There are a lot of people that park for the day (free) on the narrow beaches along the causeway, instead of going to the $2.00/ hour beaches on Sanibel & Captiva Island.
Our first stop is Lighthouse Beach. The parking lot at the Lighthouse Beach is also small and we had to wait for someone to leave to park to park the car. This time the wait was a minute or two, instead of 20 minutes like we had on Captiva Island.
The Lighthouse was lit for the first time in 1884.
There was a large bird 2/3's of the way up, but I could not get a good picture of it.
Sanibel's fishing pier is also on the Lighthouse Beach.
View of the causeway bridge and Fort Myers Beach in the distance, and lovers in the foreground.
Anther picture of the bird. It looks like some kind of hawk, or maybe an osprey in this picture.

Lighthouse and lighthouse homes on the beach.

We walked on the beach with Mallery, since we had paid for the parking.
After our lighthouse beach walk, we drove to Bowman's Beach. I like the " No nude sunbathing" on the sign. At a beach in St Pettersburg, we did see 3 different guys sunbathing alone, in what looked to be thongs.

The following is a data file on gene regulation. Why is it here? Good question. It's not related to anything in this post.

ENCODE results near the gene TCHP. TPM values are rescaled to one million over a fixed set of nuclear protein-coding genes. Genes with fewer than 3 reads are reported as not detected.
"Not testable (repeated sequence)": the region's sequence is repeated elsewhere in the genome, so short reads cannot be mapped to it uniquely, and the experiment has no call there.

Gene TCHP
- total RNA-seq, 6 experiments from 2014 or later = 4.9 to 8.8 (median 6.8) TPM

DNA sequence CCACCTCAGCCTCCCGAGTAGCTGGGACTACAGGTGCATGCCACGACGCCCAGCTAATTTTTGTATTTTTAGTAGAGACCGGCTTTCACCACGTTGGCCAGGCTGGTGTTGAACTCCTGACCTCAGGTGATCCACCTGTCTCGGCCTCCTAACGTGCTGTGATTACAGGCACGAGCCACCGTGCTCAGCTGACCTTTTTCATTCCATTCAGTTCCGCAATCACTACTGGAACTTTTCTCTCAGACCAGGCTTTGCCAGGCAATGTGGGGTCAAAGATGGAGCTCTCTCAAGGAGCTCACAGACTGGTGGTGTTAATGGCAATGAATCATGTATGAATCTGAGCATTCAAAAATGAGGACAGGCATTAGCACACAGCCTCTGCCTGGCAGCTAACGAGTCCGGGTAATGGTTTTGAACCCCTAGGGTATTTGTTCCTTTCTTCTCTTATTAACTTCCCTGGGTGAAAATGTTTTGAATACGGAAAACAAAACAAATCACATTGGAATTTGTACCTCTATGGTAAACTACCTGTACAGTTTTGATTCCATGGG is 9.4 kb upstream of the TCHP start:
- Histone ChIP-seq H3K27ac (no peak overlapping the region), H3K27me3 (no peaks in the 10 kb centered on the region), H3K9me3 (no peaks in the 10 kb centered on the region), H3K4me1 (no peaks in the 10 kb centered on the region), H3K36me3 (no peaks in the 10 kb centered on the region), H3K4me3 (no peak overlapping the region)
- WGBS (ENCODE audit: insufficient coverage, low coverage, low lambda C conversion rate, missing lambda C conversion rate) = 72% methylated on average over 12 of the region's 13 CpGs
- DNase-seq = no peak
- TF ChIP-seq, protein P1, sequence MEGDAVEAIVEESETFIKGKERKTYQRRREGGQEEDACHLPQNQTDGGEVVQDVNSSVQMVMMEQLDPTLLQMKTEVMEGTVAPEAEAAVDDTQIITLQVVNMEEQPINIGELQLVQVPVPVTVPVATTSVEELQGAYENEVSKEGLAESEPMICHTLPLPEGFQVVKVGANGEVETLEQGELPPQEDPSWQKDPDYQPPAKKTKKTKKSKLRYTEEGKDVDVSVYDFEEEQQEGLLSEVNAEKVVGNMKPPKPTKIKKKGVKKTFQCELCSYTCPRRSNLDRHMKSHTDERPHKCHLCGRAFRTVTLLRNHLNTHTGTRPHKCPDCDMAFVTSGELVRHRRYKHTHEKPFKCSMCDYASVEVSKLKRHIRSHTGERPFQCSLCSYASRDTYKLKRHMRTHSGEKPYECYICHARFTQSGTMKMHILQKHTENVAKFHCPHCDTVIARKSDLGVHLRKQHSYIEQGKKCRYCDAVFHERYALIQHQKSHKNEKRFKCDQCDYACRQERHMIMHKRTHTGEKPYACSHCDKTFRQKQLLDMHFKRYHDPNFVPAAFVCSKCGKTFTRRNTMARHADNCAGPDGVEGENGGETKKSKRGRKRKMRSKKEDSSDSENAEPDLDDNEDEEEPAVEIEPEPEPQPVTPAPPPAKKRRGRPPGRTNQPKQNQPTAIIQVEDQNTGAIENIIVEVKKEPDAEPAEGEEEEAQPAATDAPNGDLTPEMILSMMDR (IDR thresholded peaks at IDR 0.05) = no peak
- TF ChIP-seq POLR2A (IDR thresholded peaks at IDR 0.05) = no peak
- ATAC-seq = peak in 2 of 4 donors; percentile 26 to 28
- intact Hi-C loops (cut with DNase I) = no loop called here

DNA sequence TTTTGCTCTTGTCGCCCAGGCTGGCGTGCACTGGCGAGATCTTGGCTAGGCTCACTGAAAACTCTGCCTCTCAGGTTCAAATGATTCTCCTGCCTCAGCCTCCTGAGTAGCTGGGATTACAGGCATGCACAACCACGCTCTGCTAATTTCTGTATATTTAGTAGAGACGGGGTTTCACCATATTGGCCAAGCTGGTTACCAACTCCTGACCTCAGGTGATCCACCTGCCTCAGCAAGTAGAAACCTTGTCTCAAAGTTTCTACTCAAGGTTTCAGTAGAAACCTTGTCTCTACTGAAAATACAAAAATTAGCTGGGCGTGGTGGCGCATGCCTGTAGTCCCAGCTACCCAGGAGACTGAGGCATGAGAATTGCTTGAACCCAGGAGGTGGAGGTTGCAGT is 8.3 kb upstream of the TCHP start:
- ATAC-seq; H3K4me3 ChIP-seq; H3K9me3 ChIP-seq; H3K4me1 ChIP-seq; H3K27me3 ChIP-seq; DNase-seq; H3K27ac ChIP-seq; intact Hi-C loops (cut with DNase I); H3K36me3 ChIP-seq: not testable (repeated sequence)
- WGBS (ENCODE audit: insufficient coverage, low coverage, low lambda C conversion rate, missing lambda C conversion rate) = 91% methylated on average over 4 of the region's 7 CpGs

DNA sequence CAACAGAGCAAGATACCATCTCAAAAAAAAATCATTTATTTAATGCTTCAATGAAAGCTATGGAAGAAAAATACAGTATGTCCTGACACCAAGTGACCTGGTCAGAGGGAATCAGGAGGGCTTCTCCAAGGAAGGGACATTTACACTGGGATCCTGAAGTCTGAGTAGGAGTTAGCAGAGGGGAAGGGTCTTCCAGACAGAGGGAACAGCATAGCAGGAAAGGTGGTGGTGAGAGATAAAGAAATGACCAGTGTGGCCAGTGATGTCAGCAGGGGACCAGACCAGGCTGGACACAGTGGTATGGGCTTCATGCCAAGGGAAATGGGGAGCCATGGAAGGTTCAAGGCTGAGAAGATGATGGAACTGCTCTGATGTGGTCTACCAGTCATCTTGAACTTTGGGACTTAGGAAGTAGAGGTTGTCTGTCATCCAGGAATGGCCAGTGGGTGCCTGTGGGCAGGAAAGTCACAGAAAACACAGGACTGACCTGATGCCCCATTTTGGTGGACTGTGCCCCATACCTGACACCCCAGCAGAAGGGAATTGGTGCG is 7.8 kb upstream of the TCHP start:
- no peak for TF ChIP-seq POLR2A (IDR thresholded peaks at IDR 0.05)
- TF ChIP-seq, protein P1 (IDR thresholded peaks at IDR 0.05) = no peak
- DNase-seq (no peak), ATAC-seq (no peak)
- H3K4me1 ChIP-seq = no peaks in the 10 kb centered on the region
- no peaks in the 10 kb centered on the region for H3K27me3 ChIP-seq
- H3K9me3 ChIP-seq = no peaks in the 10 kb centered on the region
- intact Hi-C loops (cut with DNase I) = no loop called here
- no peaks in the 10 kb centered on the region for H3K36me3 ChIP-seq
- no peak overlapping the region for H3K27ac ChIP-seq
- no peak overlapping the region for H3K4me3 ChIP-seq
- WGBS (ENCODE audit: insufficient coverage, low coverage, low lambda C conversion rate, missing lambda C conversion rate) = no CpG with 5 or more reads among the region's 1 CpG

The parking lot at Bowman's Beach is very large. No waiting for a parking spot at this beach.
You cross a waterway to the beach.


The walk to the beach is long,


especially when you have beach gear,




and a dog that gets whimpy in the sun!




Yeah the beach! My arm's were breaking.

We've become lazy beach bums! Check out our newly purchased beach umbrella. (I wanted a colorful one, but the white one was cheaper and would fit any decor in the future)
If you look close you can see Mallery hiding in the shade behind my chair.
Joe pulls her up for a picture.
Lots of shells here. Sanibel is famous for all their shells. All the shells we see are small, but there are suppose to be large one too. I guess everyone has snatched them up by the time we get to the beach.
This is a rough pen shell. I got a pamphet that tells you the name of shell on Sanibel and Captiva. I don't know what is attached to it though.
A cactus flower at the beach.
And of course more birds.
As we approach the birds from one direction, another couple approaches the birds from the other way.
I like Bowman Beach the best so far on Sanibel Island, because it has the widest beach with the most shells.
Mallery loved her walk on the beach, as well as chasing the birds ( as far as her leash would let her go). She was able to stay cool from the ocean water and breeze.